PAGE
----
• During the last 3 years, the downside volatility is 18.9%, which is higher, thus worse than the value of 14.2% from the benchmark.

Sharpe:

'The Sharpe ratio is the measure of risk-adjusted return of a financial portfolio. Sharpe ratio is a measure of excess portfolio return over the risk-free rate relative to its standard deviation. Normally, the 90-day Treasury bill rate is taken as the proxy for risk-free rate. A portfolio with a higher Sharpe ratio is considered superior relative to its peers. The measure was named after William F Sharpe, a Nobel laureate and professor of finance, emeritus at Stanford University.'

Which means for our asset as example:
  • Compared with the benchmark SPY (0.64) in the period of the last 5 years, the risk / return profile (Sharpe) of -0.15 of iShares MSCI Germany Index Fund is lower, thus worse.
  • During the last 3 years, the Sharpe Ratio is 0.2, which is lower, thus worse than the value of 0.91 from the benchmark.

Sortino:

'The Sortino ratio, a variation of the Sharpe ratio only factors in the downside, or negative volatility, rather than the total volatility used in calculating the Sharpe ratio. The theory behind the Sortino variation is that upside volatility is a plus for the investment, and it, therefore, should not be included in the risk calculation. Therefore, the Sortino ratio takes upside volatility out of the equation and uses only the downside standard deviation in its calculation instead of the total standard deviation that is used in calculating the Sharpe ratio.'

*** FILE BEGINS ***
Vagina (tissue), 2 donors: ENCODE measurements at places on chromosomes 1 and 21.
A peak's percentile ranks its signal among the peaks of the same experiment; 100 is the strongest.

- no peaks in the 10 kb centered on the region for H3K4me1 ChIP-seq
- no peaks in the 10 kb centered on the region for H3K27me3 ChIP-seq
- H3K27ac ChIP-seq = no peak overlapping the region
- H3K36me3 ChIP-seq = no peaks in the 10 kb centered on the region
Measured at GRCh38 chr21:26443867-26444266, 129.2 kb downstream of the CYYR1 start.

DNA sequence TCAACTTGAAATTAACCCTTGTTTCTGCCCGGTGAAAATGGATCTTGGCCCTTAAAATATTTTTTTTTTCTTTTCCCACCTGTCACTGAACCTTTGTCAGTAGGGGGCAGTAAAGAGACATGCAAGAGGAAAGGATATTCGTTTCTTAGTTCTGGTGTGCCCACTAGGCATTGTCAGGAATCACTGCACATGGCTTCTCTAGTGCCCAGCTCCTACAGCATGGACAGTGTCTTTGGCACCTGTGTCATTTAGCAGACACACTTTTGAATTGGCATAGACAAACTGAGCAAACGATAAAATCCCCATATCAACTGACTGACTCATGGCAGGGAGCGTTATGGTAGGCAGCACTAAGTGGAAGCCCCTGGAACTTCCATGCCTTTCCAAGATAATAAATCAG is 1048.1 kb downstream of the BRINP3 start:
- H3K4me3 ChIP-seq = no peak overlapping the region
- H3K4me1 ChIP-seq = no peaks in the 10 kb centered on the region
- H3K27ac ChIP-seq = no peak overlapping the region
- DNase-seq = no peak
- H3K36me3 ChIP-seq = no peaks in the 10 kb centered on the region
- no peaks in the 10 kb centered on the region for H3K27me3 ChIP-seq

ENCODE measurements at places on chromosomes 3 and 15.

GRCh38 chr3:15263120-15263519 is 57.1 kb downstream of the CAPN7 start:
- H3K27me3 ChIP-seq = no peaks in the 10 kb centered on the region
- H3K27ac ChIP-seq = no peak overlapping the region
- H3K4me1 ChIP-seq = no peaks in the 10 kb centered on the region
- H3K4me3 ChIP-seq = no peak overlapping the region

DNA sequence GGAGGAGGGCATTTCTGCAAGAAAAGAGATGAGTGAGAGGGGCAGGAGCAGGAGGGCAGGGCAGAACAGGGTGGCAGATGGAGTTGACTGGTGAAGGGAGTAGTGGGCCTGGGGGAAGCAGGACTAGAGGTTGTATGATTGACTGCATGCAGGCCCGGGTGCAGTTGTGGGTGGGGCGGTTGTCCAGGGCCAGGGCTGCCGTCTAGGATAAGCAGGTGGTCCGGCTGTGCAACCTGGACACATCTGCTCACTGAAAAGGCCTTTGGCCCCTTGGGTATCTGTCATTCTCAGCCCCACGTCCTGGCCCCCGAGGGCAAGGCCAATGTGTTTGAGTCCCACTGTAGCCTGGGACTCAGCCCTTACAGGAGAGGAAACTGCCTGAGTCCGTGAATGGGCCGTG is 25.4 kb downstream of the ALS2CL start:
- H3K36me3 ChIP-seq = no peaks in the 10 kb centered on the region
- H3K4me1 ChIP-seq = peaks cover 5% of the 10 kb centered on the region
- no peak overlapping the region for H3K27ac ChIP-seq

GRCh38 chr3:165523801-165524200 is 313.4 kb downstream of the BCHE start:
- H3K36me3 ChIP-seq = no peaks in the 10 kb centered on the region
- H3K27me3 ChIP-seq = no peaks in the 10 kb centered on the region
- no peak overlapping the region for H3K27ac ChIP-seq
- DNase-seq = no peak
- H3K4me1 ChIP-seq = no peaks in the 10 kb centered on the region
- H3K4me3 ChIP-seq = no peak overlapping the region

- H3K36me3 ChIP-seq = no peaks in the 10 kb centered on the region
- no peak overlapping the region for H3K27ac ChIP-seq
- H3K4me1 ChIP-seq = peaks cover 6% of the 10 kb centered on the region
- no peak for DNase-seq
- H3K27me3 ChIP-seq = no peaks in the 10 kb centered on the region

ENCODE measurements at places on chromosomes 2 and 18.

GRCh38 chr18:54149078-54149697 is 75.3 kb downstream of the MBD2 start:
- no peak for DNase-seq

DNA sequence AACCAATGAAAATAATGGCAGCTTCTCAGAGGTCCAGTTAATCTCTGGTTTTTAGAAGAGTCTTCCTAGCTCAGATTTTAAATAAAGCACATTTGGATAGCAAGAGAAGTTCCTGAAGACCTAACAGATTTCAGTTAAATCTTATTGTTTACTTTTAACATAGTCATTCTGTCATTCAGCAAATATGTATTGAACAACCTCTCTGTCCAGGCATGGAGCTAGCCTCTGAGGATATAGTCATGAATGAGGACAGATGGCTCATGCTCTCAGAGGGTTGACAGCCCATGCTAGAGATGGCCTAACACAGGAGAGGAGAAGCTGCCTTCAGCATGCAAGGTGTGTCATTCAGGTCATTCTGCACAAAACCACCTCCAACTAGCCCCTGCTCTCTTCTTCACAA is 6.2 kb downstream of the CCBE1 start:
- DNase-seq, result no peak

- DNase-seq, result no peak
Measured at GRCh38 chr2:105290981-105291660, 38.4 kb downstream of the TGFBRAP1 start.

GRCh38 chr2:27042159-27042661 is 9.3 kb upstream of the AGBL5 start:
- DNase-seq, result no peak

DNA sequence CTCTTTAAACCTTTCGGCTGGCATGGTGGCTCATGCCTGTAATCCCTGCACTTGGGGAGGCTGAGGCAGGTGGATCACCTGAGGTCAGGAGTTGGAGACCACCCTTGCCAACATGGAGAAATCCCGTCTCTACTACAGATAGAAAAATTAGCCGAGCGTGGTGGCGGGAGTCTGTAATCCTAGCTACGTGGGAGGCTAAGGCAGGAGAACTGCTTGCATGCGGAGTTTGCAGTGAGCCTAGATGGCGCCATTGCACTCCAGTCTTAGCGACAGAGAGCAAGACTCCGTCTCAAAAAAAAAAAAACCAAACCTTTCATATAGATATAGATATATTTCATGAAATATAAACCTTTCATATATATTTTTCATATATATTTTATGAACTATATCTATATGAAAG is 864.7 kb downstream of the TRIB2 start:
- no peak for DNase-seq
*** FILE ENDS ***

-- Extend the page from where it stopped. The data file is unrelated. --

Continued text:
Applying this definition to our asset in some examples:
  • Compared with the benchmark SPY (0.58) in the period of the last 5 years, the ratio of annual return and downside deviation of -0.14 of iShares MSCI Germany Index Fund is smaller, thus worse.
  • Compared with SPY (0.81) in the period of the last 3 years, the downside risk / excess return profile of 0.18 is lower, thus worse.

Ulcer:

'Ulcer Index is a method for measuring investment risk that addresses the real concerns of investors, unlike the widely used standard deviation of return. UI is a measure of the depth and duration of drawdowns in prices from earlier highs. Using Ulcer Index instead of standard deviation can lead to very different conclusions about investment risk and risk-adjusted return, especially when evaluating strategies that seek to avoid major declines in portfolio value (market timing, dynamic asset allocation, hedge funds, etc.). The Ulcer Index was originally developed in 1987. Since then, it has been widely recognized and adopted by the investment community. According to Nelson Freeburg, editor of Formula Research, Ulcer Index is “perhaps the most fully realized statistical portrait of risk there is.'

Which means for our asset as example:
  • Compared with the benchmark SPY (3.96 ) in the period of the last 5 years, the Ulcer Ratio of 14 of iShares MSCI Germany Index Fund is larger, thus better.
  • Looking at Ulcer Ratio in of 12 in the period of the last 3 years, we see it is relatively larger, thus better in comparison to SPY (4.01 ).

MaxDD: